The Artist and Hugo are truly miraculous bookends that should be studied in introductory film courses: Michel Hanazavicius pays tribute to Hollywood silents and the classical golden age in a very old school approach, and Martin Scorsese delves into the magical world of Georges Méliès while soaking up the experimental French sound films of the same period, only pushing 3-D to new depths of dynamic immersion with the latest digital tools.

But it’s not about technology or technique: it’s about the primacy and poetry of visual storytelling — pure and simple. Both directors and their crews return to square one to rediscover the past and reclaim the present. Their films are about loneliness and the search for identity, artistic expression, and the longing to lose oneself in the cinematic dream world of the movies to escape the harsh realities of life. They are also about the importance of dealing with change, which is timeless and timely, given the precariousness of our global situation. The Artist and Hugo are not unique but they are sustaining.

This is important not only for jaded cinephiles but also for filmmakers struggling to find their way in the new digital paradigm and a new generation of filmgoers that has no use for the past. Earlier this year, I met an amiable waiter who admitted that he has no interest in movies made before he was born. I found his lack of curiosity shocking. Surely, he read books written before his time. Yes, he admitted, only when it came to movies they seemed foreign and dated. Well, perhaps he’s not alone and perhaps The Artist and Hugo will make the cinematic past come alive and help connect the dots to the present.

In speaking with Hanazavicius and three of his crew, they were certainly liberated by their back to basics journey: learning for the first time how to construct a monochromatic world in keeping with the rise and fall of screen star George Valentin (the marvelous Jean Dujardin, who’s like a cross between Doug Fairbanks and Gene Kelly), and emphasizing a more abstract form of expression without the use of dialogue. Hanazavicius said simplicity was the most difficult challenge.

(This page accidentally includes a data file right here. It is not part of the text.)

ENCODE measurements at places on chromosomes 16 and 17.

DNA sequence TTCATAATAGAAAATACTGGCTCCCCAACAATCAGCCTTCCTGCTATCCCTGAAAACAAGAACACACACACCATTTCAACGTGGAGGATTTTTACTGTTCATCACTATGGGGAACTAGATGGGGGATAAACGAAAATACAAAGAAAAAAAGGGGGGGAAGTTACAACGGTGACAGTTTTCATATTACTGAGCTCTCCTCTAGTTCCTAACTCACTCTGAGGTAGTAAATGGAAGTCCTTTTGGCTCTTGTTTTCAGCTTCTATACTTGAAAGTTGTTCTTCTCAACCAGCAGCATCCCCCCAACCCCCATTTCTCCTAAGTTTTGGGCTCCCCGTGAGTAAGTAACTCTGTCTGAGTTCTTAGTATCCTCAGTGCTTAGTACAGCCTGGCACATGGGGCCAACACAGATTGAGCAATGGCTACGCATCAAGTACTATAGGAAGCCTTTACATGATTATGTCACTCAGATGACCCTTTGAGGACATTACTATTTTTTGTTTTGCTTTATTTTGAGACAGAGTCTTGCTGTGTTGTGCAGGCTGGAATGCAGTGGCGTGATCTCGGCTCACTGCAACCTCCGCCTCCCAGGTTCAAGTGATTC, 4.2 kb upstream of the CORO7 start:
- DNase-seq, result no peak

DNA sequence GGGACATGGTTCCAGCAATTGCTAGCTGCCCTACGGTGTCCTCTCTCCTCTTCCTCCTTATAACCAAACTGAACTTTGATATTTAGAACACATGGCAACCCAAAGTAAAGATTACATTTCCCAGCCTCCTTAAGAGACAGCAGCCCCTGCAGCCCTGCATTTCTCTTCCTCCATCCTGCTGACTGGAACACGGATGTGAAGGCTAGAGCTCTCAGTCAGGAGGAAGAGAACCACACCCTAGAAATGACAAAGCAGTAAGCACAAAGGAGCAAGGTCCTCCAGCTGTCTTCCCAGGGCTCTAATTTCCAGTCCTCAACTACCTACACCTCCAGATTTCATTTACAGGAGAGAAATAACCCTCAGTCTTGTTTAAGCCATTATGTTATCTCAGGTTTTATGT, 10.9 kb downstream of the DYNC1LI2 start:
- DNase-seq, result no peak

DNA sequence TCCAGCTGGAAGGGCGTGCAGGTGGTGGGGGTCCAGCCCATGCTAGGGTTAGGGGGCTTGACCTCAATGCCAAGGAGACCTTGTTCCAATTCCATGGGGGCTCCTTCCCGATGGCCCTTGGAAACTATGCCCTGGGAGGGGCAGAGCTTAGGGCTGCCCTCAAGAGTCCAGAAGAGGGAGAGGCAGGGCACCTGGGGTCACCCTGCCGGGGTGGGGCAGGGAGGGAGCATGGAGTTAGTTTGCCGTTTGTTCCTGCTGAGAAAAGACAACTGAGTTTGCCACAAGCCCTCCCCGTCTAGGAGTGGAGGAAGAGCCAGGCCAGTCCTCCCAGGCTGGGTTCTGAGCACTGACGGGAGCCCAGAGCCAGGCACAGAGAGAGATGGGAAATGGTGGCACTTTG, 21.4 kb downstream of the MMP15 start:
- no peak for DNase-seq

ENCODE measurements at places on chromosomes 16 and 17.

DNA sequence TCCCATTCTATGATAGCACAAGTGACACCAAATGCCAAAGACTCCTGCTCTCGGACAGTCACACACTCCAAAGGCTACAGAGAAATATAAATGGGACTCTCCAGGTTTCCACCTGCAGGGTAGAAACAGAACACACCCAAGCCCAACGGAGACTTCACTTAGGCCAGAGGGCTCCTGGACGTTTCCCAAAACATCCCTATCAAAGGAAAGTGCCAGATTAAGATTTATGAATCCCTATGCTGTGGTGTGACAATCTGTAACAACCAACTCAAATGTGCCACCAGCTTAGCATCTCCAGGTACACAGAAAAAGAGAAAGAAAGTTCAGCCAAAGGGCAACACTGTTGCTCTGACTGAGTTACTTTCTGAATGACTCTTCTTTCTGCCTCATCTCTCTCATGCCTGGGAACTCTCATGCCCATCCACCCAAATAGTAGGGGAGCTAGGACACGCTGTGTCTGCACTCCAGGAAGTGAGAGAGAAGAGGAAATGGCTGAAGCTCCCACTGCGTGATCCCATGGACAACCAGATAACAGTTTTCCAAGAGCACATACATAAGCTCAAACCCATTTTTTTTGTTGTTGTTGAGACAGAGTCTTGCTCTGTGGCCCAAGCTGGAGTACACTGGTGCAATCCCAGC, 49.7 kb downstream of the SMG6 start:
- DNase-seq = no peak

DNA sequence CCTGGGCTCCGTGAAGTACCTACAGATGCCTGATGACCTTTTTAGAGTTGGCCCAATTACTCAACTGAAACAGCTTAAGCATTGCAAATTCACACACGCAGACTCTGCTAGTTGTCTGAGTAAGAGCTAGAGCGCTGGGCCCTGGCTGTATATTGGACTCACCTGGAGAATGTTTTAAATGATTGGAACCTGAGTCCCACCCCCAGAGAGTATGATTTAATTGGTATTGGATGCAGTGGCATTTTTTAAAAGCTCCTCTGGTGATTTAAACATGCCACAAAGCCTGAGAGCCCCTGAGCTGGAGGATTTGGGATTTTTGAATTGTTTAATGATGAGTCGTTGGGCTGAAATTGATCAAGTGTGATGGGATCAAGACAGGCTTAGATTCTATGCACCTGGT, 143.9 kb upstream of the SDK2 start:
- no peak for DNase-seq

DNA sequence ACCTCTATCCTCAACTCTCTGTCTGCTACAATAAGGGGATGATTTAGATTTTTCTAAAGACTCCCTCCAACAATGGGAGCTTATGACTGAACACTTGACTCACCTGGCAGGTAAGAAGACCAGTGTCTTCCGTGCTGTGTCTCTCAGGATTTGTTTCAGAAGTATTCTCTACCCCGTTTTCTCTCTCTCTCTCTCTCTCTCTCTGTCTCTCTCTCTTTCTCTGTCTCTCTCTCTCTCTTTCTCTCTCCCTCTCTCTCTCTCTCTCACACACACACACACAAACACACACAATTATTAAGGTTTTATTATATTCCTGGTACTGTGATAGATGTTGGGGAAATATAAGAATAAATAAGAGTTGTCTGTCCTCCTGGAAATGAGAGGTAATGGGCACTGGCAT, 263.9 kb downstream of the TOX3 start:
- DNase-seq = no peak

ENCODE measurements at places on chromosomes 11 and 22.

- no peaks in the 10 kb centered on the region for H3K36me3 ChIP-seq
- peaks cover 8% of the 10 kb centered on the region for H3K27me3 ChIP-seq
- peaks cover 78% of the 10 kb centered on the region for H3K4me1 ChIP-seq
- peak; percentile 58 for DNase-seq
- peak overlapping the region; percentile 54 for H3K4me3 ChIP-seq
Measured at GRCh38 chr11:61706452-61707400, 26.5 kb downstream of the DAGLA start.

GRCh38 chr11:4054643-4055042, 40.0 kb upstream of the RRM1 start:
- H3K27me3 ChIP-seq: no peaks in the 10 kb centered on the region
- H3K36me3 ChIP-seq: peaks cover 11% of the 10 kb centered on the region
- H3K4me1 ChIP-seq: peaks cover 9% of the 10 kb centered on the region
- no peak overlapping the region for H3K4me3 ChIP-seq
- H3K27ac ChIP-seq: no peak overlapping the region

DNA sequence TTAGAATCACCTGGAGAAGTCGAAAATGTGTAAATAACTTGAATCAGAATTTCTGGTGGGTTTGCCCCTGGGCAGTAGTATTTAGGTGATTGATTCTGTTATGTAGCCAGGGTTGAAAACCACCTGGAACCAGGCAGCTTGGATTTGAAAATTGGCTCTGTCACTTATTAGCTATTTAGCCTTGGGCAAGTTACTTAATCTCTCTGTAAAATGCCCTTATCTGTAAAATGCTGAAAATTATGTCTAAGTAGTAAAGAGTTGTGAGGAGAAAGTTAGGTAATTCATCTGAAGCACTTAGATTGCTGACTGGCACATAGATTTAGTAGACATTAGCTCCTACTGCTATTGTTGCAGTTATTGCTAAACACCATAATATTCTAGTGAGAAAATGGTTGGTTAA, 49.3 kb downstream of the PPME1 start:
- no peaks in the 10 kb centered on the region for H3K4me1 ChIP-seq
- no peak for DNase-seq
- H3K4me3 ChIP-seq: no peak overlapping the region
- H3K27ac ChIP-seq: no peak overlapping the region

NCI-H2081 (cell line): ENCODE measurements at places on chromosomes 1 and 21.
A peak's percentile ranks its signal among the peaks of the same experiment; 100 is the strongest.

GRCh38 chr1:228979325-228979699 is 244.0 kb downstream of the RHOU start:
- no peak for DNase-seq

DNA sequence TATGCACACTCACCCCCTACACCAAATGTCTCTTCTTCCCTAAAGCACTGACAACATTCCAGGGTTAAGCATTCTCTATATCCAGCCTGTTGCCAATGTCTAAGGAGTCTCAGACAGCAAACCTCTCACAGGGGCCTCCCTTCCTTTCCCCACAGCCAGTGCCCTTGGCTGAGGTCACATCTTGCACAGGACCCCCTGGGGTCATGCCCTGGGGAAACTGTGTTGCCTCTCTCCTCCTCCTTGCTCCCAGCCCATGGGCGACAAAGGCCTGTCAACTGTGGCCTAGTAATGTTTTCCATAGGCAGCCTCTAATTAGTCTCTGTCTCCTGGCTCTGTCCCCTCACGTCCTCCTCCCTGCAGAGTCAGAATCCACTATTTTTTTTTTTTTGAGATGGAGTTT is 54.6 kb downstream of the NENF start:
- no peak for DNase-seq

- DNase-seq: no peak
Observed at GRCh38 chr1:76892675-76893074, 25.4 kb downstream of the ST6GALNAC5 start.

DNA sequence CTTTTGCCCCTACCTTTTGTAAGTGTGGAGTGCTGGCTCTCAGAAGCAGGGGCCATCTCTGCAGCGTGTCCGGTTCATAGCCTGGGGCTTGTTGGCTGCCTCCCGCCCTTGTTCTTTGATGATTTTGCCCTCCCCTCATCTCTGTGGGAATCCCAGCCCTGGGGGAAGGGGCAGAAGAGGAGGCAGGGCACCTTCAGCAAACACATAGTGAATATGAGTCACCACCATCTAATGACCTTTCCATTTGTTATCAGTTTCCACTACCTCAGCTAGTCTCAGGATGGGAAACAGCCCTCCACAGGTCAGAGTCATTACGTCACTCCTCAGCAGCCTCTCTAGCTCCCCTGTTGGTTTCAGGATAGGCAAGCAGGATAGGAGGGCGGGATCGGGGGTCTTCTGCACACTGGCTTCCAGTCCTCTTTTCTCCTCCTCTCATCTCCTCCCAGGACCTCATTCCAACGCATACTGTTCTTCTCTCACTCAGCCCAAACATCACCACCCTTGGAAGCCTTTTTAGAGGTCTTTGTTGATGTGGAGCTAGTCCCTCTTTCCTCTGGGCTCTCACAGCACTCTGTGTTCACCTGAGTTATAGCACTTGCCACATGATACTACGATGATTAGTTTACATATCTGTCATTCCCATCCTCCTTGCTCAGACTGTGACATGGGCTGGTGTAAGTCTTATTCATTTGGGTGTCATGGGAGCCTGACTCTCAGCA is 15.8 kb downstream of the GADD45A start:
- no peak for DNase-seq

The same goes for Scorsese and his team on Hugo, a film about forgotten dreams, memory, and time. That sweeping opening that takes us through the Paris train station and into the eye of a hidden child is a marvel of CG and practical effects, something that Méliès would’ve applauded. And the stereoscopic brilliance is part of the narrative, pushing the depth beyond any previous 3-D movie, including Avatar. It’s fulfilling the promise of House of Wax and Dial M for Murder, thanks to more advanced technology. But the technology is merely serving the needs of the storytelling. We are there with Hugo and experience the storybook world right along with him. When the drawings fly around the room and animate like flip books, it’s magical. When Ben Kingsley as Méliès addresses the audience at the premiere, he extends into our space to address us intimately. Scorsese and his colleagues conceived and executed the movie entirely in 3-D. 2-D was an afterthought. No wonder James Cameron told Scorsese that it’s the best photographed 3-D movie he’s ever seen.

Revisiting Hollywood’s Silent Age with The Artist

Posted on by Bill Desowitz in Below the Line, Cinematography, Costume, Movies, Music, Oscar, Tech, Trailers | Leave a comment

In today’s TOH column at Indiewire, I discuss the challenges of making The Artist with production designer Laurence Bennett, costume designer Mark Bridges, and composer Ludovic Bource. What’s amazing is how liberating it was for them to return to the roots of Hollywood and classical filmmaking at a time when we’re on the cusp of technological change once again.

George Miller Talks Happy Feet 2

Posted on by Bill Desowitz in 3-D, Animation, Movies, Oscar, Tech, Trailers, VFX, Virtual Production | Leave a comment

I speak with George Miller about starting Dr. D Studios for Happy Feet 2, improved toe-tapping penguins, and the thrill of the Krill in my latest TOH column at Indiewire.

Trailering Brave

Posted on by Bill Desowitz in 3-D, Animation, Movies, Oscar, Tech, Trailers, VFX | Leave a comment

Disney has released the first Brave trailer and Pixar is definitely reaching for something new and adventurous with its 13th feature (opening June 22, 2012). Yes, Brenda Chapman was replaced as director by Mark Andrews (the One Man Band short and story supervisor on The Incredibles), but this should put a stop once and for all to this male only nonsense: Brave is Pixar’s first female-driven story — and a folk tale at that — about a fiery Scottish princess (Kelly MacDonald) and skillful archer, who confronts the legend of a bear in her dangerous rite of passage into womanhood. The characters are caricatured in wildly diverse proportions and the Scottish landscape is lush and ethereal in storybook fashion. It’s all very richly stylized, serious as well as humorous, and teases us with just enough to stir interest.